Nearly 100 building and paving projects in Northern Virginia were disrupted yesterday when the Teamsters union went on strike against Virginia Concrete Co., the region's largest concrete supplier.
Most of the 250 Teamster drivers, mechanics and maintenance workers walked picket lines at the firm's Springfield headquarters and 11 concrete plants.
Management employes were able to make only a small number of the deliveries expected at construction sites throughout the booming Northern Virginia suburbs.
The strike, which started at 12:01 a.m. when the union contract expired, could be long, company and union officials said, and, as of last night, no talks had been scheduled to resolve it.
"It is going to have a heck of an impact. A lot of people won't be able to get concrete until this is over," said Chuck Shepherdson Jr., the company's executive vicepresident.
The dispute revolves around wages, pension benefits, and a union demand for a limit on the use of outside subcontractors to do jobs formerly performed by union members, according to Phillip Feaster, president of Teamsters Local 639.
Tony Ahuja, technical services director of the Northern Virginia Builders Association, said that construction projects in Fairfax and Loudoun counties, as well as other Virginia areas, would be affected. He said scores of firms would have an "extremely difficult time" finding alternative supplies because the building boom has already stretched concrete suppliers to their limit.
"This is going to cost a lot of people a lot of money if the strike lasts" because builders have hired crews and ordered materials depending on concrete deliveries, Ahuja said.
Most of the jobs canceled yesterday were residential and commercial construction, road-paving, and parking lot construction. "We've already canceled seven jobs . . . and sent some of our people home," said a spokesman for Baird Concrete, one of Virginia Concrete's customers.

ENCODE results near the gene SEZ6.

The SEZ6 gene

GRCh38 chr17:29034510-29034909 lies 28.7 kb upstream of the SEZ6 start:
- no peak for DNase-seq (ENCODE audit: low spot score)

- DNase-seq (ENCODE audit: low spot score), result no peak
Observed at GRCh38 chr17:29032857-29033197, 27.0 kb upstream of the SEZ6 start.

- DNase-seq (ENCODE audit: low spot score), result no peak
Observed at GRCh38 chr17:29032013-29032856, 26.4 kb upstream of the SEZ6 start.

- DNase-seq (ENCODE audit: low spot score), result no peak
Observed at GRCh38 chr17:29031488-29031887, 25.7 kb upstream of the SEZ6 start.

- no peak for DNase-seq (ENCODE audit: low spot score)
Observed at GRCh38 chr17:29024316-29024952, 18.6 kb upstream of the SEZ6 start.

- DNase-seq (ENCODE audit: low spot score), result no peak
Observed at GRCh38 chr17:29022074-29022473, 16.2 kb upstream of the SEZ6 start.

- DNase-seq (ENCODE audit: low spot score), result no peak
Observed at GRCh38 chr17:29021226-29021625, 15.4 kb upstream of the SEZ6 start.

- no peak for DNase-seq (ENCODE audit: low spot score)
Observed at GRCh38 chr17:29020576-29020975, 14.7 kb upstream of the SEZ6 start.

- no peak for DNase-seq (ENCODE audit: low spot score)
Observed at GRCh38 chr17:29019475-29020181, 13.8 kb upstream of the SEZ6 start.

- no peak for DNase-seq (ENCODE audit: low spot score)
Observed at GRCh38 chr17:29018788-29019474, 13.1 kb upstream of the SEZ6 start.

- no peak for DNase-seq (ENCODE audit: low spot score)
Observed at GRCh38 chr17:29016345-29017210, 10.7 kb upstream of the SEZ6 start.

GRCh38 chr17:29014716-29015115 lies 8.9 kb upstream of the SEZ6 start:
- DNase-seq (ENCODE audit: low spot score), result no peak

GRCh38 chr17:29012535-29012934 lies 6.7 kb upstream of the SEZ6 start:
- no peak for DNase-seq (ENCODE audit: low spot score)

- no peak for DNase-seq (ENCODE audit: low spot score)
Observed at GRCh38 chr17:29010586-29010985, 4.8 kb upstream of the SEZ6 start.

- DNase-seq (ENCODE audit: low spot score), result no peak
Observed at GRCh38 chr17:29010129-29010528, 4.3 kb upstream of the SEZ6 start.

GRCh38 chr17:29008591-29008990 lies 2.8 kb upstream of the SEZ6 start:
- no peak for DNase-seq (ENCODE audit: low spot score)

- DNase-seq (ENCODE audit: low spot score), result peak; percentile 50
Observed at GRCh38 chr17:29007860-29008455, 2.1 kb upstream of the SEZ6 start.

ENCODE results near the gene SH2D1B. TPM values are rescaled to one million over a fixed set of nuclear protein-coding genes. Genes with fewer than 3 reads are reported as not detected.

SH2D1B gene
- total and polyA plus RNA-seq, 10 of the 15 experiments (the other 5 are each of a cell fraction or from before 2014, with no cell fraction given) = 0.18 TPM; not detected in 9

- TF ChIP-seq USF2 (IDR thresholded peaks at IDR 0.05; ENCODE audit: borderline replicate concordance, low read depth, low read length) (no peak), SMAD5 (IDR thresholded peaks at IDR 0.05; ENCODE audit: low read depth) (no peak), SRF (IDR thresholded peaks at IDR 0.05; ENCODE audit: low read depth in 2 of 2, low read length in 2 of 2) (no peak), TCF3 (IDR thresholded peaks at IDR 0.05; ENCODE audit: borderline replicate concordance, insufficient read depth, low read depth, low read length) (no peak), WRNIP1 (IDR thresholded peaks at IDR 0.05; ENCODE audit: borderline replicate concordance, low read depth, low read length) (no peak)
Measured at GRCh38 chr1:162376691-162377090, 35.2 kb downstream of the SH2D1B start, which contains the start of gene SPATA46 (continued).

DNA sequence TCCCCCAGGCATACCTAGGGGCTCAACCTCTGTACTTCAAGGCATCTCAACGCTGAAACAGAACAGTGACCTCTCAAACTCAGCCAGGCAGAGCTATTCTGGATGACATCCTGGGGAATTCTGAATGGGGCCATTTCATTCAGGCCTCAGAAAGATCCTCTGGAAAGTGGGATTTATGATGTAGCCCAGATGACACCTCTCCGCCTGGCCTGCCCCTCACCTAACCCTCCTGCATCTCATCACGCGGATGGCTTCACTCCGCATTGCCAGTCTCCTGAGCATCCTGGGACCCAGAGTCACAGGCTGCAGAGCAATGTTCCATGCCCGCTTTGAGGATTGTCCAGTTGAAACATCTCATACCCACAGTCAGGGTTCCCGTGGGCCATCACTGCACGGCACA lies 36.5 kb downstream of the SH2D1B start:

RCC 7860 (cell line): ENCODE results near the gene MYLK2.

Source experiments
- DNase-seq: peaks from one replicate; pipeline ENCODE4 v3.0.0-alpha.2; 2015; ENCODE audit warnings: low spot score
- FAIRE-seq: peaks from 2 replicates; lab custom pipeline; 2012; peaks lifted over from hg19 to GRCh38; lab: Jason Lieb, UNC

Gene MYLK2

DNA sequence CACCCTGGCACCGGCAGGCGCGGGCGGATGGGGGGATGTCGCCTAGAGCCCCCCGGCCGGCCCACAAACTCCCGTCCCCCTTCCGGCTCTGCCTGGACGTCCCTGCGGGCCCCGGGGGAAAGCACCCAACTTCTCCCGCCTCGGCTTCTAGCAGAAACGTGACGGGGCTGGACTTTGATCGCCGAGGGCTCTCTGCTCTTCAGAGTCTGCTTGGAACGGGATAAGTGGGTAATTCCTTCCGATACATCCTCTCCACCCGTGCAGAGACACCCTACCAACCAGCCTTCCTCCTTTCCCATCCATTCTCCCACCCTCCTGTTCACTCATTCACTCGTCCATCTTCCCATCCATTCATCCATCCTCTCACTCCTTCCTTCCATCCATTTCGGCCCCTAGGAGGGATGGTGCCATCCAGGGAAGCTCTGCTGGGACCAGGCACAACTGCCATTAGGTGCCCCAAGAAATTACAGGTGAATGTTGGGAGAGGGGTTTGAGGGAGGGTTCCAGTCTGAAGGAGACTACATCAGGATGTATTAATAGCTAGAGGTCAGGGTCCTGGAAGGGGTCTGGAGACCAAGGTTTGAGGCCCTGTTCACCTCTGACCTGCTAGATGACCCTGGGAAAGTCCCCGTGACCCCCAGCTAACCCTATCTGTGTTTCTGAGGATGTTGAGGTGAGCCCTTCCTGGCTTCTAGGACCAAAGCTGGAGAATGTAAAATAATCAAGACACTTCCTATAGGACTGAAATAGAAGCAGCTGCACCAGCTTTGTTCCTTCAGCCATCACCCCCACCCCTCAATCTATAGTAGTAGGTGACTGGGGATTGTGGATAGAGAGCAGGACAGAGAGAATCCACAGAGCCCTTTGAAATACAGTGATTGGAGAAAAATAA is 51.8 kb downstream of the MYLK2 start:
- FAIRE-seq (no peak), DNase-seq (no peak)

Feaster said that Virginia Concrete has enjoyed "fantastic" profits and could easily afford substantial increases in its current $10.50 top hourly wage.
He said the company's parent firm, Florida Rock Industries Inc., of Jacksonville, has been expanding and has recently granted 50 percent wage increases to some key executives.
"We are demanding a reasonable contract and we believe they can afford it," Feaster said.
Shepherdson said the company's drivers are already the highest paid in the region's concrete industry and said the firm would lose its competitive edge if it were forced to pay substantially more. He characterized the Teamsters' wage demands as "absurd," but neither side would disclose its specific offers.
On the picket lines, Teamster drivers said that wages and job security were their major concerns. "We don't have a guarantee of a job tomorrow," said Willard Killion, a 48-year-old welder from Alexandria. "The money is fine, but I want to make sure I have this job tomorrow."
Killion and others said that the firm is using more nonunion subcontractors for the many construction and maintenance tasks needed to build and run concrete plants.
Joseph Woodward, who said he earns about $18,000 a year, said he has lost substantial income because the firm uses lower-paid subcontractors instead of employes to work Sundays, which pays double.
Shepherdson said the firm needs the flexibility to hire outside contractors for special tasks such as new construction, but he said the subcontractors have not been used to replace the firm's own workers.
Office Cooley, 47, a truck driver from Camp Springs who earns $7.35 hourly after one year, said he lost his last driving job because of a two-year strike in Maryland, but said he is willing to strike again "because that's the only way we are going to get anything decent."
Cooley said that at the company's current 60-cent per hour pension contribution, he expects a monthly pension of about $450 per month. "I feel we ought to have more," he said.